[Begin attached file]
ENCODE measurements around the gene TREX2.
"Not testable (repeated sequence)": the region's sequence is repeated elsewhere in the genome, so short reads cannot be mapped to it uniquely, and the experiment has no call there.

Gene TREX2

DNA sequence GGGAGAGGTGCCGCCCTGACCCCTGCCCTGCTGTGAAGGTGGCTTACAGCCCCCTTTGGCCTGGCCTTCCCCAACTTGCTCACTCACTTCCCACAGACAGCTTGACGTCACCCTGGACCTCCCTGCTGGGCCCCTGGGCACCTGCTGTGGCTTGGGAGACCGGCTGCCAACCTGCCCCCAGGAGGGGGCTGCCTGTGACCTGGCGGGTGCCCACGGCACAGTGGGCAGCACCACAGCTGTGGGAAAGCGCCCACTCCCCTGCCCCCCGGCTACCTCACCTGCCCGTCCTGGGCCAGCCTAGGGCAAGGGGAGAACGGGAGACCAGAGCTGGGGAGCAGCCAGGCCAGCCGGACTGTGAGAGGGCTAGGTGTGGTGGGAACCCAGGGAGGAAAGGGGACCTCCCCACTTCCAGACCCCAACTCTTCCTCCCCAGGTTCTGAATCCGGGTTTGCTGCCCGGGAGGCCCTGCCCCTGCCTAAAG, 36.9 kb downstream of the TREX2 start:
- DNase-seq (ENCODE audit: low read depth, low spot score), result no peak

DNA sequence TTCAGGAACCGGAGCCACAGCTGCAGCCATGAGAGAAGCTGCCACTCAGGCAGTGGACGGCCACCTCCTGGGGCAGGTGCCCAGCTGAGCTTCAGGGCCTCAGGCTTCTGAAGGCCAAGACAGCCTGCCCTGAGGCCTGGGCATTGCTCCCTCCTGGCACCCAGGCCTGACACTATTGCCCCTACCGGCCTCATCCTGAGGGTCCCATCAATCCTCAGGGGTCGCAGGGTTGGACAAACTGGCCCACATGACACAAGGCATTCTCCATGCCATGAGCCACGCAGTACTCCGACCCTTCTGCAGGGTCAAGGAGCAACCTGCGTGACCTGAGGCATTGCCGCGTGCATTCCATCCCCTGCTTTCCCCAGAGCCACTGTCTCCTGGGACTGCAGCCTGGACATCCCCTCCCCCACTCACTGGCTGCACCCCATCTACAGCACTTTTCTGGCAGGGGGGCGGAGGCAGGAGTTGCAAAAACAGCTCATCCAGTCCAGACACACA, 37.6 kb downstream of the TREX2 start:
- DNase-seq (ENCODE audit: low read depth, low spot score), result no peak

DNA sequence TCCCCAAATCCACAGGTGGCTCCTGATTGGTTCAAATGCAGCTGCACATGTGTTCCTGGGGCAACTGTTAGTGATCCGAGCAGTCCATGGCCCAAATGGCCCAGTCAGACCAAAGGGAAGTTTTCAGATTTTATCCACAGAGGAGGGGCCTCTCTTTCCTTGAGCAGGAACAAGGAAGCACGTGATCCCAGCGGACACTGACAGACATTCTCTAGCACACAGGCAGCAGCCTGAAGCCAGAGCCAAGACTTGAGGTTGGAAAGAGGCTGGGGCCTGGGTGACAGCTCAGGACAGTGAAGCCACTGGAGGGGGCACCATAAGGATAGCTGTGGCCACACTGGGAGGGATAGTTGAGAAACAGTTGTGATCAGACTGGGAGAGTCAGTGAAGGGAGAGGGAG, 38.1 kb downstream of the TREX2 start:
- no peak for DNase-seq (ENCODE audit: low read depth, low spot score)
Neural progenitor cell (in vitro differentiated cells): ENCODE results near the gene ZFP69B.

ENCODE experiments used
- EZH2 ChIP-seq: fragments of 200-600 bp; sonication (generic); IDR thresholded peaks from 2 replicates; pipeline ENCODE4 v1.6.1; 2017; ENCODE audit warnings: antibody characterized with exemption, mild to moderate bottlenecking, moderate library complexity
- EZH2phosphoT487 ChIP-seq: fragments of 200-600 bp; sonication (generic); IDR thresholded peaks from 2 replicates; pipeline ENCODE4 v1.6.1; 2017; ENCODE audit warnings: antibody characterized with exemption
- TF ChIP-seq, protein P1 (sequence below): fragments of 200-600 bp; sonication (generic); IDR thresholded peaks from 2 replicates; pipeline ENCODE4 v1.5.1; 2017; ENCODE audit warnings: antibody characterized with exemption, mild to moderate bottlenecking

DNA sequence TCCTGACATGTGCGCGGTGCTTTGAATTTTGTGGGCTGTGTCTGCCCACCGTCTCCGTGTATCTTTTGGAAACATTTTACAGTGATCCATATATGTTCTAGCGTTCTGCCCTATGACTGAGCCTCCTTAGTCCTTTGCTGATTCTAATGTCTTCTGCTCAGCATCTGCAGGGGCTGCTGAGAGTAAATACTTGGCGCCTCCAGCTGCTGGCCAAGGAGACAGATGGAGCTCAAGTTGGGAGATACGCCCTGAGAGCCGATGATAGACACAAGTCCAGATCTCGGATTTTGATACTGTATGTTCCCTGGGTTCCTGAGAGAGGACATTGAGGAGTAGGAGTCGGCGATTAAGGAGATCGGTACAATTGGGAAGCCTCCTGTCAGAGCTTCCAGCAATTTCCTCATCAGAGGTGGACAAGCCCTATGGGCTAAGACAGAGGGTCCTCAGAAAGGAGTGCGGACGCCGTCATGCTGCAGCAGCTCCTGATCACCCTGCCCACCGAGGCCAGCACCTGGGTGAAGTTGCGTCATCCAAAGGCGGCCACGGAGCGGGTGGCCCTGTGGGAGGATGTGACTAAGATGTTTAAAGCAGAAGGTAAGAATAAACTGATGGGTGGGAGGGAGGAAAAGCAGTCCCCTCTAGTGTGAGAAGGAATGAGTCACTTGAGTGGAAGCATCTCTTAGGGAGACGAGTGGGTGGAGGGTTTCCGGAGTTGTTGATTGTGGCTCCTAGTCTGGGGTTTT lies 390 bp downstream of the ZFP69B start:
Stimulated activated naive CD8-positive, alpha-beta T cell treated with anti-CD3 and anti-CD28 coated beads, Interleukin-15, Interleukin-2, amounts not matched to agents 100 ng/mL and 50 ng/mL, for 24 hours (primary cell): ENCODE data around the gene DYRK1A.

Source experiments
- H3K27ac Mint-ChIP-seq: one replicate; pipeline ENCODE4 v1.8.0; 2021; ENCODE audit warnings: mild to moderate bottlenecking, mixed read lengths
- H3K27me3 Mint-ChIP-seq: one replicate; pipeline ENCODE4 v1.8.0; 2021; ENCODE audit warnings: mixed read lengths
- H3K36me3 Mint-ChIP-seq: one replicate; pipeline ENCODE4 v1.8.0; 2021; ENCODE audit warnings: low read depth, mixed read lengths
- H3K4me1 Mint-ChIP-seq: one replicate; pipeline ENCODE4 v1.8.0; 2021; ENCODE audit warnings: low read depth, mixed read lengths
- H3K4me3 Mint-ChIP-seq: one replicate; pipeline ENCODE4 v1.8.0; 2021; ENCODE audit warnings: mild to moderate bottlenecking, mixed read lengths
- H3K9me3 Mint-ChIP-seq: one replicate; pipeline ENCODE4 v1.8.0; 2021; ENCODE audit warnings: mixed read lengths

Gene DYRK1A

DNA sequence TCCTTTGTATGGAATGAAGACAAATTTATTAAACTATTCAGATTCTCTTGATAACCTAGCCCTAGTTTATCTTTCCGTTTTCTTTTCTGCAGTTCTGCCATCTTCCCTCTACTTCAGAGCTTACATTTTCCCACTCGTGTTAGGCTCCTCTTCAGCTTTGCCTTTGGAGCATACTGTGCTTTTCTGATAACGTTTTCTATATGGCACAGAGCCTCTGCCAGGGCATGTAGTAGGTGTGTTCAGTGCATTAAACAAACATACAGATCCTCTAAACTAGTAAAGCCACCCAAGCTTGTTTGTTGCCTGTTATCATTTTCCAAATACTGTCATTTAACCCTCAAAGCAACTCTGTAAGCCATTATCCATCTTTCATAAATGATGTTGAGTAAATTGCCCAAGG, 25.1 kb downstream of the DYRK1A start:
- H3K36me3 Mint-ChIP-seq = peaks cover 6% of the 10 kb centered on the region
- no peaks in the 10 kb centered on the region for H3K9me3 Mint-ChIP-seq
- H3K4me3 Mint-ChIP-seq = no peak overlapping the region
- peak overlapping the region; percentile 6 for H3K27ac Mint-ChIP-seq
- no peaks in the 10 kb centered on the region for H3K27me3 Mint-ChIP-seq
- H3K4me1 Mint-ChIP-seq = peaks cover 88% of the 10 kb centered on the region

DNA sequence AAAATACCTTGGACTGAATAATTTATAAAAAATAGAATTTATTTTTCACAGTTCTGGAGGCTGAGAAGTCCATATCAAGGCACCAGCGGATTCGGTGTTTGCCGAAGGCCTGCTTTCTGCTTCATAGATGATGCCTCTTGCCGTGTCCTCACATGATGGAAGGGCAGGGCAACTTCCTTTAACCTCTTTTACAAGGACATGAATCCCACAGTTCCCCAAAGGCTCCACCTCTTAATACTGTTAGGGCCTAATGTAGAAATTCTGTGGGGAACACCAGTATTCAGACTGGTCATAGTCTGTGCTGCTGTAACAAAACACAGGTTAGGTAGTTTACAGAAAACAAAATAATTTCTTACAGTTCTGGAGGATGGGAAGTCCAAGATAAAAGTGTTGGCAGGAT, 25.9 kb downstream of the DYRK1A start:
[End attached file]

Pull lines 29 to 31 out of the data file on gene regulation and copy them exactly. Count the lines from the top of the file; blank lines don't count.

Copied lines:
- peak overlapping the region; percentile 6 for H3K27ac Mint-ChIP-seq
- no peaks in the 10 kb centered on the region for H3K27me3 Mint-ChIP-seq
- H3K4me1 Mint-ChIP-seq = peaks cover 88% of the 10 kb centered on the region